I’m impressed at Facebook’s efforts at authentication. It’s for real. You know, if I were just to join up on Facebook, for example, to leave a comment, and I made up a name, chances are it would not show up …
As the emerging de facto standard for verifying identity online, this puts Facebook in a powerful position, something akin to the consumer credit agencies. The lords of the digital frontier are convinced this fills a necessary gap in cyberspace. As Google chairman Eric Schmidt said last year,
One of the errors that the Internet made a long time ago is that there was not an accurate and non-revocable identity-management service … And the best example of an identity-management service today that’s reasonably reliable is Facebook. Read More…
Is America doomed to go of the way of all empires before it? The waning British empire of the 20th century conducted a series of unsuccessful experiments in the Middle East, before America filled in for her in the latter half of the century. None of these have proven successful on a macro level. Leon Hadar makes a critical analysis of the interventionist foreign policies executed in the Middle East, from the collapse of the Ottoman empire to the modern day as discussed in the The Balfour Declaration: The Origins of the Arab-Israeli Conflict by Jonathan Schneer.
News that Putin will return to the Russian presidency is being met with not-so-interesting reports on the situation. But Daniel Larison says political musical chairs will not improve the dynamics of the U.S.-Russian relationship very much — only an understanding of Russian interests will do so.
Is it illegal to post publicly available information on an internet blog? Well, it seems as though that is indeed the case in a brave new America. Peter Van Buren details an account in which he was investigated by the State Department’s Bureau of Diplomatic Security for linking to a publicly available Wikileaks document, shortly after releasing We Meant Well: How I Helped Lose the Battle for the Hearts and Minds of the Iraqi People. Coincidence? He says not.
Rod Dreher says the time of Old Europe and state sovereignty may soon be coming to a close. Will the entirety of the eurozone cede its autonomy to Brussels?
A columnist for my local paper is looking for a “peace candidate” who has no desire to build other peoples’ nations for them and who would be willing to reassess our “military intervention throughout the world.” She reaches the conclusion, however tentatively, that instead of having so many of our troops bogged down thousands of miles from our shores, “we could have strategically targeted every one of al-Qaida’s leaders. And we could have skipped everything else in between and just done that.”
The U.S. has carried out a missionary foreign policy in recent decades under presidents from both national parties. Enough is enough, even for those of us who wouldn’t go quite as far as my friend Ron Paul, who seems not to recognize that we do have enemies abroad and that their hostility is not exclusively our fault. But Paul is in no way responsible for Republican derailments. Ever since the Reagan administration, Republican foreign policy has been increasingly under the control of hysterical visionaries, who want to convert the world, if necessary by force, to the current American democratic model.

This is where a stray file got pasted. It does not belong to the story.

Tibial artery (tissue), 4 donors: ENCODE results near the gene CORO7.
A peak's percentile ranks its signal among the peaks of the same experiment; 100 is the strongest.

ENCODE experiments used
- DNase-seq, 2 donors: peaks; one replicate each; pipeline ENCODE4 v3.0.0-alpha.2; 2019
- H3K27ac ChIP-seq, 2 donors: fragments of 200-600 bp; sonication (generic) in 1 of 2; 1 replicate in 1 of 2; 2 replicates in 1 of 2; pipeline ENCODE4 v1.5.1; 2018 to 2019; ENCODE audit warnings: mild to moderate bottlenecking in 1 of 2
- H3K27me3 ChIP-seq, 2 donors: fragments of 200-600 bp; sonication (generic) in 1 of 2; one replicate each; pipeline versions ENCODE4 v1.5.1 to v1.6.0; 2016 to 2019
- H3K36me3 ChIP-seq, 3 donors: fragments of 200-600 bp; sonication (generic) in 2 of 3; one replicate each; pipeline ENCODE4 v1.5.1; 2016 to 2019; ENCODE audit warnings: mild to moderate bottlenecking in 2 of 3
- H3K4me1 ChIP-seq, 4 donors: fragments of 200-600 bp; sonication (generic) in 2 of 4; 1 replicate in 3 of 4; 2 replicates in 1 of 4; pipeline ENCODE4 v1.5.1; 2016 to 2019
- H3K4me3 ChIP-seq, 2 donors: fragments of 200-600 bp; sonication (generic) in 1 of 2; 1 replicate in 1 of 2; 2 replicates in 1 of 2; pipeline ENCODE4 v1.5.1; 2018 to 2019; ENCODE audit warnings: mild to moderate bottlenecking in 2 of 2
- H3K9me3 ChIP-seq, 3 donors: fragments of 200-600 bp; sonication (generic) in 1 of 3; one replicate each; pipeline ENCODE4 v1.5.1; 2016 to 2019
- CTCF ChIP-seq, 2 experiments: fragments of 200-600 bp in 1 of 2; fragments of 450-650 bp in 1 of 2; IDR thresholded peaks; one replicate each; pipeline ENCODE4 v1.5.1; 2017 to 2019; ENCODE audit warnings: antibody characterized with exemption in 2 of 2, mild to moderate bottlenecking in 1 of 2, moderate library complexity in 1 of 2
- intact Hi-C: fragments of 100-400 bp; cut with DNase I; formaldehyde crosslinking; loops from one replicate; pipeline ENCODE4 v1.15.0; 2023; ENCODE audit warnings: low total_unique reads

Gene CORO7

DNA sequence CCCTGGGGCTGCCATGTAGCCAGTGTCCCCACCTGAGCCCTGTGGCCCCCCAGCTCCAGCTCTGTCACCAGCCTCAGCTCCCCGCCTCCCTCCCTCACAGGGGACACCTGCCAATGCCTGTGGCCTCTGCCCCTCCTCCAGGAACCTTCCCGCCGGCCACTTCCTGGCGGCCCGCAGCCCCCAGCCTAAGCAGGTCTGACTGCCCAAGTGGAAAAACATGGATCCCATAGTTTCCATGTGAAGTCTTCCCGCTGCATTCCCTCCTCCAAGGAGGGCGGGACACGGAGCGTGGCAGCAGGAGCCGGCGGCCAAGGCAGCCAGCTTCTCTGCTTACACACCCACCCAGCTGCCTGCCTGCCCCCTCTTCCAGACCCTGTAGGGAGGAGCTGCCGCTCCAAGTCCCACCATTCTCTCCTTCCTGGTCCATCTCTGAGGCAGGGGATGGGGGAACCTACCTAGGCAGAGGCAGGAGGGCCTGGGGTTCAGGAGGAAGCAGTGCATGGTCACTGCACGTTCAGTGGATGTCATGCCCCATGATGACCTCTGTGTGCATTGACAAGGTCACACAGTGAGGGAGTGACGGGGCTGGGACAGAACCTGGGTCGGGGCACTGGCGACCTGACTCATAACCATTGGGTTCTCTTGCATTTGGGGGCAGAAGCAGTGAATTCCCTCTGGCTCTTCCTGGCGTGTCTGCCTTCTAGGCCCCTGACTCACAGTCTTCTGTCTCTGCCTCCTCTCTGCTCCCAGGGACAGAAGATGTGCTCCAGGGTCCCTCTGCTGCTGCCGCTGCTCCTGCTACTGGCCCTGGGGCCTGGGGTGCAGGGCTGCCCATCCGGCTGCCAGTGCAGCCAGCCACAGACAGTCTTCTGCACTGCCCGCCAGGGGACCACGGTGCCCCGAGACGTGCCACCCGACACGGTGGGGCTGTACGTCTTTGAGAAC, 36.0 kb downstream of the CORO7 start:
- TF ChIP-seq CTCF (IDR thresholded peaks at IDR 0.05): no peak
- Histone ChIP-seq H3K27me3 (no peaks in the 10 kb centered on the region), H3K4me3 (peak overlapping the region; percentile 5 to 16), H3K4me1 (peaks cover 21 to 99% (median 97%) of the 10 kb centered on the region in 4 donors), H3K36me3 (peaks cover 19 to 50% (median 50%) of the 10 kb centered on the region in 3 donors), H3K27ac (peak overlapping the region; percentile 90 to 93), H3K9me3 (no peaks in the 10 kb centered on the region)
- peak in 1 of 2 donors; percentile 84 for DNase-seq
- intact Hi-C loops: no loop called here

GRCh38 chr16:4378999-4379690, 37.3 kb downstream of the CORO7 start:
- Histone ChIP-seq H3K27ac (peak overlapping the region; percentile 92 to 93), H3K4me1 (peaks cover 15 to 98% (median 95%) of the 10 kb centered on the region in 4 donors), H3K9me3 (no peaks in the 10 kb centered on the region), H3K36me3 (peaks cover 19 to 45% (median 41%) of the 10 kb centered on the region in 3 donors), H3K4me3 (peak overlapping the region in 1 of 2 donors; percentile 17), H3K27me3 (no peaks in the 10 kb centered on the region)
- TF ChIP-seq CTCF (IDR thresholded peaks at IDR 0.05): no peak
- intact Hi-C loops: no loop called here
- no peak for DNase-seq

In the 1980s these advisors and journalists proclaimed the need for a “global democratic revolution” and with the arrival of George W. Bush in the presidency they got their way. It was these shapers of Republican foreign policy who pushed us into prolonged efforts at nation-building in Iraq. They also manufactured Bush’s ineptly delivered speeches about bringing human rights to every soul on this planet; and they drove their eager pupil into monetizing an expensive invasion and occupation, which resulted in creating the highest government debt in our history. (The American people are right to believe that Bush did as much as Obama to bring about our present runaway debts.) Read More…
“Now even as we speak, there are those who are preparing to divide us, the spin masters and negative ad peddlers who embrace the politics of anything goes.
“Well, I say to them tonight, there’s not a liberal America and a conservative America; there’s the United States of America. There’s not a black America and white America and Latino America and Asian America; there’s the United States of America.”
That was state Sen. Barack Obama in his keynote address to the 2004 Democratic convention. His rejection of tribal politics, his stirring call to national unity, vaulted him into the Senate and was the first step on the path that took him to the White House.
Well, that was then, but now is now. Read More…
Peter Hitchens laments the fact that the utopia of progressive visions is, as they often say, ‘a world without borders’. Getting rid of borders, he says, takes all the fun out of it.
Utopia, you may be sure, has no borders. It goes on forever. There is no escape from it from horizon to horizon. World-reformers and egalitarians and multiculturalists hate borders. Globalists hate borders. But for me they are a sign that in different places men and women like to live in different ways and under different rules.
A world without borders, he says, would be one in which cultural identity gives way to a global uniformity—and no more adventure to be had.